enbridge layoffs reddit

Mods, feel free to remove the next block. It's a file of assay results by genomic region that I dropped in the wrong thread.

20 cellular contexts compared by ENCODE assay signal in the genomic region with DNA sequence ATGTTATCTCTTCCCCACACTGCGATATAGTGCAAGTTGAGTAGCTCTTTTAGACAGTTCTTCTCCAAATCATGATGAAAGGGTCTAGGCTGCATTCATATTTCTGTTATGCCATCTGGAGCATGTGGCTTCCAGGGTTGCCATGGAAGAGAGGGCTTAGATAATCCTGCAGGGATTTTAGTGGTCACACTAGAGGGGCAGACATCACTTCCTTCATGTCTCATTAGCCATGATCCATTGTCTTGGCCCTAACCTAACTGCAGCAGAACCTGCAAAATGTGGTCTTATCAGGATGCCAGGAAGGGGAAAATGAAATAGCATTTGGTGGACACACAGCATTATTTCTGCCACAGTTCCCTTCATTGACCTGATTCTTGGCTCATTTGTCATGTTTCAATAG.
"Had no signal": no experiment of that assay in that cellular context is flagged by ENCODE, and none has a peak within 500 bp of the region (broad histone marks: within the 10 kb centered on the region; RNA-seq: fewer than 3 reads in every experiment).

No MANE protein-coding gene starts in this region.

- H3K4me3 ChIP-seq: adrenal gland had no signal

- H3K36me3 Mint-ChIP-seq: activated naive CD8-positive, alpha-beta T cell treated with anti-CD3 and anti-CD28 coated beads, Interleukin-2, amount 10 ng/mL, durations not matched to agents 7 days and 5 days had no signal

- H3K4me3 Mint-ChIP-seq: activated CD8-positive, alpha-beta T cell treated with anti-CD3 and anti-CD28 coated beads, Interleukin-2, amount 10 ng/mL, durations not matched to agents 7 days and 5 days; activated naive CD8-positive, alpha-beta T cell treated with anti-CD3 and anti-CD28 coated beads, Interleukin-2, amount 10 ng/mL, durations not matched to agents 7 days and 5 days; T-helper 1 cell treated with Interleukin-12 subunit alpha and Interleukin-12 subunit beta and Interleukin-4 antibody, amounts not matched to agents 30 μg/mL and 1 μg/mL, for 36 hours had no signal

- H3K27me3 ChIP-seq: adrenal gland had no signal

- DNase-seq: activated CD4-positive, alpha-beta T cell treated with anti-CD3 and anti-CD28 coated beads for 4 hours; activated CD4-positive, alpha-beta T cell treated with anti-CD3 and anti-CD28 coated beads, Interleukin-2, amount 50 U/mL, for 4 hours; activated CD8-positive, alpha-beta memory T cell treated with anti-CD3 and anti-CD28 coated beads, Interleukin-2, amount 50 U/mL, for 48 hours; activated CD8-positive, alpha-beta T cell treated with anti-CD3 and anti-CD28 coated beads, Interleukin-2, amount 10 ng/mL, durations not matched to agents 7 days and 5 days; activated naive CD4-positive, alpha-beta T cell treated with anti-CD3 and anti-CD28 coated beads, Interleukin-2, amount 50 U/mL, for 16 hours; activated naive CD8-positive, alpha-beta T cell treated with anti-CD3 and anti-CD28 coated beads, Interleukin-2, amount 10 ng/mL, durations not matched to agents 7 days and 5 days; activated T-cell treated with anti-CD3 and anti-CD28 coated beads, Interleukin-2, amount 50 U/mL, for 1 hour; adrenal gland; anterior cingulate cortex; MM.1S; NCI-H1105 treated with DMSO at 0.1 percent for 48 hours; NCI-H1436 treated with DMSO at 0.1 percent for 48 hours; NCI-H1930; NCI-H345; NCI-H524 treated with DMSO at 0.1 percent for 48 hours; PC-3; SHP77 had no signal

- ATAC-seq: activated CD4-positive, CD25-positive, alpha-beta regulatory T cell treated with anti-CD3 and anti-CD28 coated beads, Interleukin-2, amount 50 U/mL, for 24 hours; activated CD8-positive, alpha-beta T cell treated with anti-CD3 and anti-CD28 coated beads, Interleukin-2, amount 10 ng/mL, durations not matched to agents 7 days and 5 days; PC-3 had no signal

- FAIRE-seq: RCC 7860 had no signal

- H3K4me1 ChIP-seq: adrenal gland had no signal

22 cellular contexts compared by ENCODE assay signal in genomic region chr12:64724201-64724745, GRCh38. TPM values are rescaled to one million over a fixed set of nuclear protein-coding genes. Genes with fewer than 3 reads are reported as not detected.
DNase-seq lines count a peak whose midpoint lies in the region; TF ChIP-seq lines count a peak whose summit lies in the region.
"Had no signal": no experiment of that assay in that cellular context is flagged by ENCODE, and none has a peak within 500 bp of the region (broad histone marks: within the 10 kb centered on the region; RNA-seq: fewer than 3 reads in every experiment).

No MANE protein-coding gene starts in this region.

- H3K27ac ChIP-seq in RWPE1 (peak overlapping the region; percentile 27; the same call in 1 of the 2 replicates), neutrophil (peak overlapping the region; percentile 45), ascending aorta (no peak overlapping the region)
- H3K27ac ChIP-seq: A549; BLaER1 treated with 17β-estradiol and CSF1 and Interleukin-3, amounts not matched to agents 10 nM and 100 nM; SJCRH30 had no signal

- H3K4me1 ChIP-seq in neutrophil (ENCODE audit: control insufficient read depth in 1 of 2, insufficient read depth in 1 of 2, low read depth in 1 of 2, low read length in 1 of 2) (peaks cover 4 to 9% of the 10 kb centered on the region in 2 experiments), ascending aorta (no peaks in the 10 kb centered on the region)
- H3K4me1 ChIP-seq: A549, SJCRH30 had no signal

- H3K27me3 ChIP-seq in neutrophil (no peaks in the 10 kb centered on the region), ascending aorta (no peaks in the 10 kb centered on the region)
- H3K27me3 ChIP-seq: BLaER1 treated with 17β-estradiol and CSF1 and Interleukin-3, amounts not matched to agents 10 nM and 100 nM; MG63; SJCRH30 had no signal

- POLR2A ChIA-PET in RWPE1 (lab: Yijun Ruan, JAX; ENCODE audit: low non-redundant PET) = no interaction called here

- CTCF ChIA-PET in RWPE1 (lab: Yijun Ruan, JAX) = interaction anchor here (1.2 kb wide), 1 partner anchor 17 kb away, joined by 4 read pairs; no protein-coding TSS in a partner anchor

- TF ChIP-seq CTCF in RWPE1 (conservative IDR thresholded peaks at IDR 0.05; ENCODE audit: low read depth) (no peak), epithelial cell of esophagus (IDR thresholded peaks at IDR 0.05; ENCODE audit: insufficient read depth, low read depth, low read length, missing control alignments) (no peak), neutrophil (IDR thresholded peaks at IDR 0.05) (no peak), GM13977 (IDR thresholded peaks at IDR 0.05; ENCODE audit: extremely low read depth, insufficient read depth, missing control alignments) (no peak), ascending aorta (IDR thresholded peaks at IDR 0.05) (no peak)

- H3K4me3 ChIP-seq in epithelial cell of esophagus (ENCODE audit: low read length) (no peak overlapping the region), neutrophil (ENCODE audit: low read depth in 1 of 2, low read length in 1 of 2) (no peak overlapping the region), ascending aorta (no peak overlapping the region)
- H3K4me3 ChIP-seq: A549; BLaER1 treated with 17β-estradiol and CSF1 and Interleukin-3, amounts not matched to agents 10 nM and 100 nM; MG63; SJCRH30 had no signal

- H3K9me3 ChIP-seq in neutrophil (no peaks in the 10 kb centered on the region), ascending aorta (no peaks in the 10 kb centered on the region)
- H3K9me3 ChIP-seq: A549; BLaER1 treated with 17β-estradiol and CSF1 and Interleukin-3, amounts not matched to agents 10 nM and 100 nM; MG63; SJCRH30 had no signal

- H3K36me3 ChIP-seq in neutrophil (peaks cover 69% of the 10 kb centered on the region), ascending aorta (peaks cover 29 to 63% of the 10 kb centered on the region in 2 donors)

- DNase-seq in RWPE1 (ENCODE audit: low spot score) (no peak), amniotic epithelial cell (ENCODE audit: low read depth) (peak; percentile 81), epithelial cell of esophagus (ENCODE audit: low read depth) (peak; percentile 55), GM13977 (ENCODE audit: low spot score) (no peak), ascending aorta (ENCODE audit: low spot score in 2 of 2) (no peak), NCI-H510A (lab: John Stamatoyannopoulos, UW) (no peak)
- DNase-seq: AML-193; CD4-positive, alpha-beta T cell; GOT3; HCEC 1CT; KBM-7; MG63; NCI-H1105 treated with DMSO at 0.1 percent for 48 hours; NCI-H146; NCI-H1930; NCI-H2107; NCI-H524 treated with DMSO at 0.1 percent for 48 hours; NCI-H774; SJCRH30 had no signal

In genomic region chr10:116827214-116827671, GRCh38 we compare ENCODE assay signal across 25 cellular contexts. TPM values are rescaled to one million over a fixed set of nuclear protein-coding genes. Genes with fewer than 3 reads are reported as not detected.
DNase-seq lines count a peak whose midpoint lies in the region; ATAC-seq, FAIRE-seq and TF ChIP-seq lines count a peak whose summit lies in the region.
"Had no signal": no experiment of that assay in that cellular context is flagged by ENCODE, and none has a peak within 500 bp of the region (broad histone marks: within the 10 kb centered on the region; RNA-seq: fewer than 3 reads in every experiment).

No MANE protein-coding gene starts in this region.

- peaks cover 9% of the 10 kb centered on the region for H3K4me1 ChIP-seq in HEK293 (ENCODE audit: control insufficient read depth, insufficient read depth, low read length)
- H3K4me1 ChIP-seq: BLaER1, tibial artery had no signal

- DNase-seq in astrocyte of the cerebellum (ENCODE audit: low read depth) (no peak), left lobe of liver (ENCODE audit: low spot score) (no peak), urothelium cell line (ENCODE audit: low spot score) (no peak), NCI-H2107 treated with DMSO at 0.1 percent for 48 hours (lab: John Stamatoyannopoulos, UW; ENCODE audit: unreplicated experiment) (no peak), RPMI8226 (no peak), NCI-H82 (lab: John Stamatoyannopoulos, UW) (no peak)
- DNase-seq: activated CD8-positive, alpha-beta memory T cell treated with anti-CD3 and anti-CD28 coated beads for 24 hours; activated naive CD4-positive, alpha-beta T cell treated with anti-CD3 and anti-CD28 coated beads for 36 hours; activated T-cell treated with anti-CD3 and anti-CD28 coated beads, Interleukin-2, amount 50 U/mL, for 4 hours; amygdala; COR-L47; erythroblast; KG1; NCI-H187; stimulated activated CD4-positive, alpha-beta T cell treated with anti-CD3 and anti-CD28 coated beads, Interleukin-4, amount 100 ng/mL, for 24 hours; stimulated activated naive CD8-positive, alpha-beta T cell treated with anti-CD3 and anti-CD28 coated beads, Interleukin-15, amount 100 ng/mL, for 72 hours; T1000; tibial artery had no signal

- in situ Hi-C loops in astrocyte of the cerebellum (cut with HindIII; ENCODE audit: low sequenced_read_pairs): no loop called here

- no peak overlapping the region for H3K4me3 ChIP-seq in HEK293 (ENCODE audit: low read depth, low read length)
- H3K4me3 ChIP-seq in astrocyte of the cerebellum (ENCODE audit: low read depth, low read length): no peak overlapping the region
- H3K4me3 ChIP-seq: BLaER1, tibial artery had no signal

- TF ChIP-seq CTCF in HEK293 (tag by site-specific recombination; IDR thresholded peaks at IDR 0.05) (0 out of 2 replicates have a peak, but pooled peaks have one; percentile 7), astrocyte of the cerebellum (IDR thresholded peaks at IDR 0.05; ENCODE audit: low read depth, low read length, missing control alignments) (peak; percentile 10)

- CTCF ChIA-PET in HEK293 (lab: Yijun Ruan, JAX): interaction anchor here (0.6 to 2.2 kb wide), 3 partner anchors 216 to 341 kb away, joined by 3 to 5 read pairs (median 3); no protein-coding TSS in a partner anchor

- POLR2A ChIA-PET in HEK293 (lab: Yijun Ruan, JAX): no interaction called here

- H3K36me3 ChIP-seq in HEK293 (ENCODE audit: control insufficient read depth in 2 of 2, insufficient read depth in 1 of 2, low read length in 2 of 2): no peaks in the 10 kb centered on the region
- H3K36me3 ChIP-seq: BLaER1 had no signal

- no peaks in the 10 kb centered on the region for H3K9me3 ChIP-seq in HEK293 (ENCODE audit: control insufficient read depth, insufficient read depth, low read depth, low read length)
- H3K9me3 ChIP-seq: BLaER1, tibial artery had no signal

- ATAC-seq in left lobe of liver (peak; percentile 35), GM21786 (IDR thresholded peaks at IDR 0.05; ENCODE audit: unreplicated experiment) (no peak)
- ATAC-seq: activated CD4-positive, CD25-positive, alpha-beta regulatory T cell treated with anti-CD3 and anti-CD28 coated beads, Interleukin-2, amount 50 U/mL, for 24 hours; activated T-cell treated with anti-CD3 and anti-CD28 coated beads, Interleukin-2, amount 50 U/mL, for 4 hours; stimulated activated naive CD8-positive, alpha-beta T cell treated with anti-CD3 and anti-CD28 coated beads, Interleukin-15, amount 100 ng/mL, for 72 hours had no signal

I still might if it got down to $36 or something. Does anyone else find site extremely hard to navigate? Press question mark to learn the rest of the keyboard shortcuts. Finally someone brings this up! For example, if a pump is failing, and you replace it with a pump that increases throughput by a couple of barrels - you increase capacity, thus this could be classified as growth capex. He previously worked at the San Antonio Business Journal, KGBT-TV in the Rio Grande Valley and Al Día in Dallas. increases and focus on debt repayment. I love seeing your analysis over the constant stream of people having a gut feeling of something going up (see NMX and Jet.V). If these happen, Enbridge should do fairly well. Just to note, ENB has significant interest rate, execution and regulatory risk inherent in the stock (regulatory risks focused on the growth side of the portfolio). He kisses his boss's a$$ all day and polishes his power point, while co-workers do all the work. Are you just trying to drive traffic to that really shitty site. The company said in an emailed statement that it “took the difficult step today of reducing our workforce.” The layoffs account for about five per cent of the roughly 11,000 people that work for the firm. This isn't an Enbridge thing. 47% is not even close to a high payout ratio. A welcome email is on its way. Because oil and gas are fungible, midstream firms can optimize the flow of hydrocarbons across their systems to meet producer or end-user demand while locking in geographic price differentials, or use storage facilities tied to the network to lock in price differentials across time periods. Enbridge CEO Al Monaco warned earlier this month that cuts would come among corporate and administrative staffs that each company maintained before the merger. I own a small position on a value/contrarian basis, on the expectation that the current pessimism is overblown, that the Spectra acquisition will be accretive and that line 3 will ultimately be approved. I come for the Memes. It also has a complex operating structure that weighs against it. That being said, this is the exact conversations I like to see in this subreddit. Given that it says "Enbridge set to layoff up to 1,000 on March 8, 2016" which is 24 hours before you posted this question I would have thought the answer would already be apparent. Starting in 2001, Enbridge began a rapid Texas expansion by acquiring Houston-based Midcoast Energy Resources, giving the company a larger presence in the natural gas transmission business and significantly widening its geographical reach in North America. Nothing to add on Enbridge but as fellow WSB poster I just want to make sure you understand that it's not an investing sub it's a gambling sub. From FCF they are well over 100%. Any professional would agree with the definition and treatment of such expenditures, and the definition applies to all companies on the stock exchange. EDIT: Also to add their most recent equity offering was used for debt paydown and dividend. Outside of the non-core divestment and massive tax write-off in 2017, Enbridge operated at a -$985m loss due to their high debt load (attributable to earnings and not FCF), Enbridge is currently sitting at a 2.5x interest coverage ratio (and $65b total debt) - making the dividend ultra risky, Enbridge has committed to a 10-12% dividend increase through 2022. We encountered an issue signing you up. Like other companies in the oil and natural gas industry, Enbridge is dealing with the record low oil prices and a global supply glut caused by the coronavirus pandemic. Last line were me just trying to fit in. Again I saw another post where people were wanting to buy into Enbridge due to that THICC dividend. That being said I ALWAYS seem to find one or more posts discussing, what I believe, are garbage stocks. is live since January 31, 2009! That being said I disagree that the dividend is safe. The Canadian pipeline operator is enacting voluntary early retirements and pay cuts as part of the company's plans to cut $300 million from its budget. I'm tired of seeing posts discussing stocks based on feelings and emotions. 2 of 2 Enbridge CEO Al Monaco. Again not a very stable dividend (which most people in this subreddit are buying this stock on), Enbridge just recently had an equity issue to pay-down debt and to fund the most recent dividend increase (NOT sustainable). I would not be surprised to see an upgrade within the year. The merger established Calgary-based Enbridge as North America's largest pipeline company, overtaking Houston-based companies like Kinder Morgan and Enterprise Products Partners and its Calgary rival, TransCanada. Enbridge is the company leading the proposal to build the estimated $7.9-billion, 525,000-barrel-per-day Northern Gateway oil pipeline to link Edmonton and Kitimat, B.C. Jordan Blum is a senior energy reporter at the Houston Chronicle since 2015. I don't want to draw any comparisons, but for a long time history showed GE was a great long term holding. Once approval is received, midstream firms typically seek to lock in project economics through long-term contracts with shippers before ever breaking ground on a new project, ensuring that at a minimum project and capital costs are recouped, with potential for excess returns over time. "These actions are meant to avoid layoffs, which remain our last resort," the company said in a statement. That's what I wish this sub was - more in-depth analysis of Canadian stocks and why or why not to buy. I'm not sure where you get your information or how qualified you are to give it but it's total garbage. I'm fine to sit tight, drip the dividend and wait five years, ten years or whatever. Canadian pipeline giant Enbridge is cutting 1,000 jobs, largely in Houston and Calgary. Its revenues were $7.94 billion over the three-month period, compared with $8.63 billion one year earlier. There is not much of an indication regarding this in the near term and is solely based on my observation. Stop looking just the high yield. Noting on your 10th and 11th points, you're absolutely right. Canadian pipeline operator Enbridge is enacting voluntary early retirements and pay cuts as part of the company's plans to cut $300 million from its budget. Questions regarding individual companies, ETFs, Tax implications, Index Investing, and more... Press J to jump to the feed. Pipelines that already exist (and Enbridge generates most of its earnings from existing infrastructure such as the Canadian mainline), are generally protected, rather than hindered by regulators. Please keep that in mind when you take advice from there. The oil industry is consolidating. history has shown Enbridge to be a great long-term holding. Much of the interest expenses and poor cash flow as you mentioned was related to divestiture but also re-structuring of debt and closing out swap agreements. Cookies help us deliver our Services. The regulatory oversight provides stability in returns that typically exceed the company’s cost of capital. Literally the sentence after I explain that majority of FCF is generated from selling of non-core assets and not their actual business model. Last year, for example, TransCanada acquired Houston-based Columbia Pipeline Group for more than $10 billion to increase its share of the U.S. shale gas market. Clearly this denotes certain risks in a rising rate environment, which has been reflected in the stock price. I lurk very often within this sub (more involved in r/wallstreetbets but I often love seeing what my Canadian counter parts are investing in. Funds from Operation were around $3.735B while about $1.554B was attributed (~40%) to the divestment. Generally, firms will not pursue expansion opportunities without securing contracted capacity. Well accessing debt markets will be more difficult and if they do choose to access it, they will be burdened with higher interest rates to compensate for risk. Mainly because I'm still adding to my TFSA and cannot really invest alongside my r/wallstreetbets friends. You say that their growth path + dividend is utilized through organic growth, debt, and equity. © 2020 Financial Post, a division of Postmedia Network Inc. All rights reserved. This doesn't make sense. I think we can both agree that the growth path forward does bear risk and is definitely something to be mindful of. But more generally, oil & gas and midstream pipelines have clearly been out of favour in the market. Enbridge to enact pay cuts, voluntary early retirements. Enbridge gained a 90,000-mile network of gas and natural gas liquid pipelines from Spectra, enhancing its access to U.S. natural gas markets. I've said many times in this sub that Enbridge is a horrible investment to make. As such, regulation keeps out competitors and acts as an intangible asset to existing pipeline operations, such as Enbridge.